In this recollection I will be omitting the names of the airmen who crewed the RAAF 9SQN Bushranger helicopter gunships 71 and 72 who were involved in this incident. Also, as our American friends frequent this web site, I have altered the callsign of the USAF C130A Hercules also which was under the command, and being flown by a ‘bird’ Colonel. The callsign was Boxcar, however the designation will, in this story will be 22. The US Army Warrant Officer Air Traffic Controller of the night at Vung Tau air base also has been given a new name. The reason for this will be obvious as the story unfolds and the reader may ‘Believe it or not’.

The morning of the 30th of April 1970 was three hours old. We were tired; spent brass cluttered the door gunner’s positions and rattled around the cabin floor among the mini-gun ammo bins. To my right and slightly astern Bushranger 72 smoothly rode light thermals in the calm Vietnamese night, the pilots silhouetted in the faint light of the instrument panel. Above, a clear starlight, moonless night stretched out across a placid South China Sea.

“OK everyone,” said the boss quietly over the intercom “make weapons cold”

The dark hump of Radar Hill rose above the lights of Vung Tau as we swung wide of Lon San Island for an approach to the ‘gate’. The ‘gate’ was the piece of airspace allotted to 9 SQN for approach and departure in the tightly controlled system of air traffic of this piece of South Vietnam.

My twin 60s still cocked, I lifted each pawl cover and allowed the belts to fall into the ammo bins then pulled both triggers. The cocking handles slammed forward with resounding clacks.

“Starboard guns cold” I informed the boss.

Our door gunner repeated the litany from the port door, as the co-pilot reached up and pulled several circuit breakers on the overhead DC electrical panel.

“Rockets and miniguns disarmed” he added.

“Roger” responded the boss “all systems are cold.”

I examined the barrels of my 60s, almost pure white from prolonged firing. A SAS patrol had gone hot, killing several VC and wounding a lot more. They had ‘poked the nest’ and bugged out using fire and movement. Vastly outnumbered, they had been unable to shake the enemy off and had called for an extraction. Back at SAS Hill they would still be debriefing.

“Vung Tau, Vung Tau, this is Bushranger 71 flight.”

“Good Morning Bushranger this Vung Tau approach.”

“Bushranger is a flight of two gunships, systems cold, request approach through the gate for Albatross lines.”

“Bushranger lead, roger, approach clear, active runway 32, Q and H 1002, winds light and variable. Only other traffic is Boxcar 22 a ‘130’ joining the circuit from the southwest. Call tower on 122 decimal 2 on final. Confirm systems cold.”

“Vung Tau systems checked cold, no visual on Boxcar 22, will call on long finals.”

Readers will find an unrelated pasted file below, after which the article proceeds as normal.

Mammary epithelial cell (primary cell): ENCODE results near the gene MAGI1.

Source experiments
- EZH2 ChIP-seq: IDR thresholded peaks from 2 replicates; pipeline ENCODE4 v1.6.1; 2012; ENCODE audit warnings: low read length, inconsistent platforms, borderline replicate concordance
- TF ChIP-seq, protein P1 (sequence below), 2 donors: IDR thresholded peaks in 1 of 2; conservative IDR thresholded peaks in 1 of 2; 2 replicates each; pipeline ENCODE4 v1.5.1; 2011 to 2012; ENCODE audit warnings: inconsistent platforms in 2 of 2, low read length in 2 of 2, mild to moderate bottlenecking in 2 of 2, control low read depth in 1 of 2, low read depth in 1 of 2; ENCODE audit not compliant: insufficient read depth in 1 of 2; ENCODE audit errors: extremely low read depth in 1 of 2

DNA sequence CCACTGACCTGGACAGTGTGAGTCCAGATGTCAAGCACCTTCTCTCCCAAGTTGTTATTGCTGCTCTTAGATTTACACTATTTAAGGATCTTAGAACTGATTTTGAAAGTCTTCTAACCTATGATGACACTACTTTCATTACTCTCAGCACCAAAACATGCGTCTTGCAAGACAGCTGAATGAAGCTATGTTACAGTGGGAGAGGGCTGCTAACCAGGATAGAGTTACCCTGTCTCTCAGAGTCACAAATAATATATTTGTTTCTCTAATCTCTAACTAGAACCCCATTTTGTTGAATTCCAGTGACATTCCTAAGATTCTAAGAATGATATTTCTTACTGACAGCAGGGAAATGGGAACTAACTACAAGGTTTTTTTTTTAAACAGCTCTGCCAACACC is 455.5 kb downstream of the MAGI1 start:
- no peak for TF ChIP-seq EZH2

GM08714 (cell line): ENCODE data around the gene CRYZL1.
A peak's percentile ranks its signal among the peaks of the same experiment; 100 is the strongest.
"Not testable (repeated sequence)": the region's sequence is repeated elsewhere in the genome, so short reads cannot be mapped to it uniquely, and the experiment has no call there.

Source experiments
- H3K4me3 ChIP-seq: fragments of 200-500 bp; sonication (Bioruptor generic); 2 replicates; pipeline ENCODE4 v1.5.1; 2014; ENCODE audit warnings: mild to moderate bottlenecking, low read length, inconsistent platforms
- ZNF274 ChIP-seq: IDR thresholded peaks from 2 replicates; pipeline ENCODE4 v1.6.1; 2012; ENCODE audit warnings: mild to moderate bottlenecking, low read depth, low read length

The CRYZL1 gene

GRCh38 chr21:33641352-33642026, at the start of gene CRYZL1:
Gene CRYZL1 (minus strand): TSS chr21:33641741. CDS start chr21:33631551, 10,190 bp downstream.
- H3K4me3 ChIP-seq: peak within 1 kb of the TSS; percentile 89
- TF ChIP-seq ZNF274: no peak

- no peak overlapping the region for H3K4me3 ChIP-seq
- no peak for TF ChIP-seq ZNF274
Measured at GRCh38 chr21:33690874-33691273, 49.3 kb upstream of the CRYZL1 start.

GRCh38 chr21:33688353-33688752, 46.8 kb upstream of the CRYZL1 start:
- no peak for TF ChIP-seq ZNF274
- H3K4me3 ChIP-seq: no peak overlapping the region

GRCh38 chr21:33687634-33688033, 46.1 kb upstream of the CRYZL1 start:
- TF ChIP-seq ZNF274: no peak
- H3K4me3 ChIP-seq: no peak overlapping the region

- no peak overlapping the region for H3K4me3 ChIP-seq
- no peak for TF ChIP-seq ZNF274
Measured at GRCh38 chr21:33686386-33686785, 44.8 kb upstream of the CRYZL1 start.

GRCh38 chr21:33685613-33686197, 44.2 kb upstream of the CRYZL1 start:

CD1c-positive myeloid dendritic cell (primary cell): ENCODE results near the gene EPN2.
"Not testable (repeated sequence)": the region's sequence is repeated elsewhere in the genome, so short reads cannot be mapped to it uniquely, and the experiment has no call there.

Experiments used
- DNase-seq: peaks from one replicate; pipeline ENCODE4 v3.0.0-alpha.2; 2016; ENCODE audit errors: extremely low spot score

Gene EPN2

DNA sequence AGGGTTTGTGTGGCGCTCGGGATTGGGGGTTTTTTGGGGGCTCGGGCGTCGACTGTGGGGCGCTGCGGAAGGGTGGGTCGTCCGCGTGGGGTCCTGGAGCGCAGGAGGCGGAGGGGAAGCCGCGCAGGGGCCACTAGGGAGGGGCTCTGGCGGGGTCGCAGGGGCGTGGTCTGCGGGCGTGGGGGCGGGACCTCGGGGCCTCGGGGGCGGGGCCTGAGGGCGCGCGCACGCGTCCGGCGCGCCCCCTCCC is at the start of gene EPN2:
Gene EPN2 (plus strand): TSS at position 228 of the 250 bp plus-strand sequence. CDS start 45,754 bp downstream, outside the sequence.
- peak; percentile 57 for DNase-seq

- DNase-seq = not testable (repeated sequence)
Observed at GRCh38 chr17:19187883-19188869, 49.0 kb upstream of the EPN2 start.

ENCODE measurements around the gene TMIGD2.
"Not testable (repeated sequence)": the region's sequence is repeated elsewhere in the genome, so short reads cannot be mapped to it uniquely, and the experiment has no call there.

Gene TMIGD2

“Have a good morning sirs.”

“Bushranger 71, 72 thank you ‘Ski’.”

‘Ski’ would be pouring his umpteenth cup of ‘Java’ for the night in the Vung Tau air traffic control tower. The hulking US army Warrant Officer was a frequent visitor to the squadron boozer and had short pockets and long arms when in the company of “my Aussie mates.” He had developed a taste for Melbourne Bitter.

“Vung Tau, Boxcar 22”

“Boxcar 22 this is VungTau”

“Vung Tau, get the sleep out of your eyes son, I have visual on traffic at flight level 10 about ten clicks on my beam.”

Eight sets of Bushranger crew heads swivelled to the south searching the sky. First of all ‘Ski’ was one of the best ATC,s to draw breath and they didn’t call Radar Hill, Radar Hill for nothing, it literally bristled with detection devices.

“Boxcar I have no plot on other traffic, Sir. Venus is especially bright tonight. That might be your visual.”

“Son, I am a code 6, I have thirteen thousand flying hours in the book don’t tell me I am looking at Venus.”

“Boxcar 22, no disrespect sir, I just don’t have a radar plot on other traffic than yourself and the Australian Light Fire Team to your north.”

“Bushranger Lead this is Boxcar 22.”

“Boxcar this Bushranger go.”

“Roger, I am at your eleven high, d’ya got visual.”

The unmistakable wide spaced flashing navigation lights of a C130 Hercules large transport marked its stately movement through the sky. What the hell was a code 6 (Bird Colonel) doing at the controls? He would have to be either the OC of the wing, or, keeping up on hours to continue to draw flight pay.

“Affirmative Boxcar bright and clear.”

“Roger, look to my 3 slightly high.”

Yep, there it was. Navigation lights flashing and with landing lights ablaze making tight orbits just off the coast, over the South China Sea.

“Roger Boxcar we have him sighted.”

“That looks like Venus to you Aussie?”

“No sir that looks like a fast mover making rings.”

“What about it Vung Tau, do you think we are all moon struck up here?”

“Boxcar, sir you ain’t gonna believe this, I have my glasses on him, but he ain’t on radar!”

The same thought flashed through every head at once. “MIG”.

No enemy MIG’s had ever been sighted in South Vietnamese air space, but that didn’t mean there never would be. Not twenty clicks away, nestled into a coastal cliff sat President Ky’s summer residence. A lovely target for a bomb or two.

What happened next left the radio traffic speechless. The unidentified and radar proof ‘bogey’ came to a total standstill mid-air. With a tremendous burst of speed the thing shot vertically up and disappeared into a crystal clear sky.

Several minutes passed. One can imagine the intercom chatter between all crews, finally;

“Boxcar 22 this is Vung Tau approach, Sir. On landing, would you care to make a report?”

“Vung Tau, this Boxcar 22, Negative son.”

“Bushrangers 71,72, do you wish to make a report?”

“No thanks Ski.”

“Have a nice day air people, Vung Tau approach out”.

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